It is still uncertain how the case of Amy J. will end up. Once again, a family in Norway was torn apart for no good reason. Once again, a child in Norway was sentenced to extreme traumatic experiences. And again, we are supposed to believe that it served the welfare of the child. After the many worldwide protests and media reports, the government in Norway has repeatedly stated that it wants to look more closely into their child care system. But, so far Norway clearly fails to implement anything.

– – – – – –

Written by Björn Korf

Björn comes originally from Germany. He is a radio station manager for a private Christian Radio broadcaster in Vienna / Austria. He is married to Hee-Jung from South Korea and they have two Children.

My comment: Amy’s is one of the three cases I am following in “Recent Accounts of Children Taken” at the top of this blog. Her story is bizarre yet, she is not unlike so many others in Norway.
I have known Bjorn for awhile now. I respect his continued efforts to help families like Amy’s.


12 Responses to Breastfeeding not allowed? The case of Amy J.

  1. One very depressive thing is that even should the parents succeed in having Norway condemned at the European Court of Human Rights in Strasbourg, that does not mean Norway will give the child back to its parents. All the ECtHR can do is to state that there has been a violation of human rights, and then either say that the finding of a violation is enough compensation in itself (there are many such cases), or order the state to pay a certain sum as compensation (these compensation sums are low), cf
    “Human Rights in Norway – as Low as they can Go”
    This does not mean that people should not try to get their cases up before the Strasbourg Court. But the only hope is that that will help generally and in the long run, plus that it may make the national authorities give them some more visitation rights etc – but the authorities’ reaction is usually the opposite: they claim that now the child is so attached to its foster parents, or it has been adopted away (forced adoption), and it must not be disturbed in its present, idyllic life.

    • Maybe I should have called it “depressing”, not “depressive”, but it is all rather depressive anyway . . .

    • Chris says:

      Depressing it is, Marianne.

      Am I correct in understanding that the recent decision involving a Norwegian case at the ECHR took 11 years to get resolved?

      And am I correct that the decision went against the Norwegian family involved?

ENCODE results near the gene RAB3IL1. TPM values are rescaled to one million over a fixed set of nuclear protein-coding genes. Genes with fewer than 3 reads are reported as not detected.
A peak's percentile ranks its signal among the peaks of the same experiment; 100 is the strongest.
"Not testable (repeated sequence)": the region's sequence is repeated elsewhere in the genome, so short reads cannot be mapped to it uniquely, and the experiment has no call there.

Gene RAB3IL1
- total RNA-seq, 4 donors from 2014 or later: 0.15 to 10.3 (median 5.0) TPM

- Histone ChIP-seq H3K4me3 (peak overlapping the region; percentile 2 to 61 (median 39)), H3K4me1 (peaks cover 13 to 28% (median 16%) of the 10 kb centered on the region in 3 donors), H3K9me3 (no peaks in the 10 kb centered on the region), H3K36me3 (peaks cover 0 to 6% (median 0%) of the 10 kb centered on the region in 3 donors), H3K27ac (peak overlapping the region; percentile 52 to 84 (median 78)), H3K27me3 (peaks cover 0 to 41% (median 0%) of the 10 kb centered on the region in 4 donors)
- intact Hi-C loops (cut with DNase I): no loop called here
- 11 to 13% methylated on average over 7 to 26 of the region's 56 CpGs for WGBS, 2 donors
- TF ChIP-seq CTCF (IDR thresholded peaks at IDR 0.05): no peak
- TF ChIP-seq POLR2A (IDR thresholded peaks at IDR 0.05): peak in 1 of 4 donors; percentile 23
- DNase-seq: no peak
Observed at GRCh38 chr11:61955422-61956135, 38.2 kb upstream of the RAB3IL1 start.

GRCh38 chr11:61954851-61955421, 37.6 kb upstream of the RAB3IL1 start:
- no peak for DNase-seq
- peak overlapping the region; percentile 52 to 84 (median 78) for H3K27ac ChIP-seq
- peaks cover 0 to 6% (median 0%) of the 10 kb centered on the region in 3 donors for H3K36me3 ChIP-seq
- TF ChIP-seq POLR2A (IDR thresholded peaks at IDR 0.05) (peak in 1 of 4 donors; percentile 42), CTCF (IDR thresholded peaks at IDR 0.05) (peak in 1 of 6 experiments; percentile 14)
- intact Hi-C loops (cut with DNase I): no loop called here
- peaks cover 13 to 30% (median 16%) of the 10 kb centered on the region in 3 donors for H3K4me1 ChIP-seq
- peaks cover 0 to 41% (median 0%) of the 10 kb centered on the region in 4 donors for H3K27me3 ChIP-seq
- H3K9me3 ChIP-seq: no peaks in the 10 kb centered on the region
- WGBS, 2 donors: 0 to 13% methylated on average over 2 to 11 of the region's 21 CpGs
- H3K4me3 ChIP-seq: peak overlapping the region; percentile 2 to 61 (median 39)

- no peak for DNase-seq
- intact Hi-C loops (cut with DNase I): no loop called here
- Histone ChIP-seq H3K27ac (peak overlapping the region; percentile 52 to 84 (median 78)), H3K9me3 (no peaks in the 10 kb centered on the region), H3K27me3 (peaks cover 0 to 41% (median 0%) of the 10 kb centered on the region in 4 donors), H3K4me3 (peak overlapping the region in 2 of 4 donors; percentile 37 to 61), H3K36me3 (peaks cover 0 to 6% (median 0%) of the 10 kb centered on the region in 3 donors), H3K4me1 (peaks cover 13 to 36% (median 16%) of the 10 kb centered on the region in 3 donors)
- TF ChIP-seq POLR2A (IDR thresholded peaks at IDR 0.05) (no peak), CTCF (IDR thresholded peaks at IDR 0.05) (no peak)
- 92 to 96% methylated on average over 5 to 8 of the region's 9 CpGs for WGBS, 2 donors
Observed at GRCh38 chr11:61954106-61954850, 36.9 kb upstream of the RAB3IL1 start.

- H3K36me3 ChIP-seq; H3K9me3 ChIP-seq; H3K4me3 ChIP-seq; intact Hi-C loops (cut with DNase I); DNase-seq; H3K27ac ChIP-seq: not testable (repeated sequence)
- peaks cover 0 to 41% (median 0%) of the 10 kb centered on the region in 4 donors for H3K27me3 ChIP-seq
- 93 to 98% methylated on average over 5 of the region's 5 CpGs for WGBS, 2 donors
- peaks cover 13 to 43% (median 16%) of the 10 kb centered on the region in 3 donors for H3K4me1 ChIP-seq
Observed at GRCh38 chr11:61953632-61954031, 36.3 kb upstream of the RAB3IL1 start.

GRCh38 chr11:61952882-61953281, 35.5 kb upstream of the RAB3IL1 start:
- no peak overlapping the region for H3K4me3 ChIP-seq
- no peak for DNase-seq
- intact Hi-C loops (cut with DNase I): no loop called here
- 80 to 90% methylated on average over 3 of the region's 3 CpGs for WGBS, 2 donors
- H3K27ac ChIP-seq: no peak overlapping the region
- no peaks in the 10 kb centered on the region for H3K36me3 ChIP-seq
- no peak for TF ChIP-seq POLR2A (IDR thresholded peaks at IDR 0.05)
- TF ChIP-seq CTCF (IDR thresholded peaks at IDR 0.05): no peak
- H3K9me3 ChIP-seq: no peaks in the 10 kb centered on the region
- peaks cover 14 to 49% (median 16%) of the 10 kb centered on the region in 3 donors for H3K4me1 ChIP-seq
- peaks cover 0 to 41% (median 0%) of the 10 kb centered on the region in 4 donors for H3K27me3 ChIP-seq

Am I also correct that the vote was 3-4 with a Norwegian Judge sitting at the EHCR making a crucial vote against the family?

      If I have all of this right, or even just one of the three, three votes is not enough to console me as it has some people. The whole thing stinks worse than the skunk I saw on the road the other day.

      You have shared a link with valuable information that anyone who is interested in this subject should read.

      Thank you.

      (I remember reading this link because of the information regarding the Kurds and their efforts in spite of knowing what they are up against.)

      • Yes, Chris.

        The judgment is in English:
        “Case of Strand Lobben and others v. Norway”
        It takes a little time to read but it is not difficult to grasp (it is not “legalese”, if you get me).

        The judges who voted with the Norwegian judge and found Norway had committed no violation were from Germany, France and Austria. The three judges who dissented were from Ireland, Bulgaria and Azerbaijan.

        I am sure a skunk has respectable reasons for stinking: to protect itself, probably. The same cannot be said for this nation.

        I have seen some comments on the web that people think the Norwegian judge should have been declared incompetent to sit in judgment on Norway. This, however, is not so. In all cases before the European Court of Human Rights, the judge from the country being complained against is required to be on the panel.

        I am practically drowning in matters which I should attend to, not only concerning CPS, so I haven’t managed to duplicate completely a thread in English regarding this case:
        but here is a thread in Norwegian with some more postings:
        (google may translate it quite well if anybody wants to read it, and for any remaining questions you can ask me).

        • Chris says:

          Thank you for helping me to know that I had my facts straight, Marianne.

          One of my Facebook friends is an activist in Austria and I’m sure he was disappointed with the judge representing his country. In fact, he is the young man that wrote this article!

          Your point about the skunk is well taken. The little fellow is only trying to survive, just like the victims of the Norwegian NCWS.

          I appreciate (and I hope the readers of this blog do as well) someone with your knowledge who is willing to spend some time here to help us understand such a serious issue.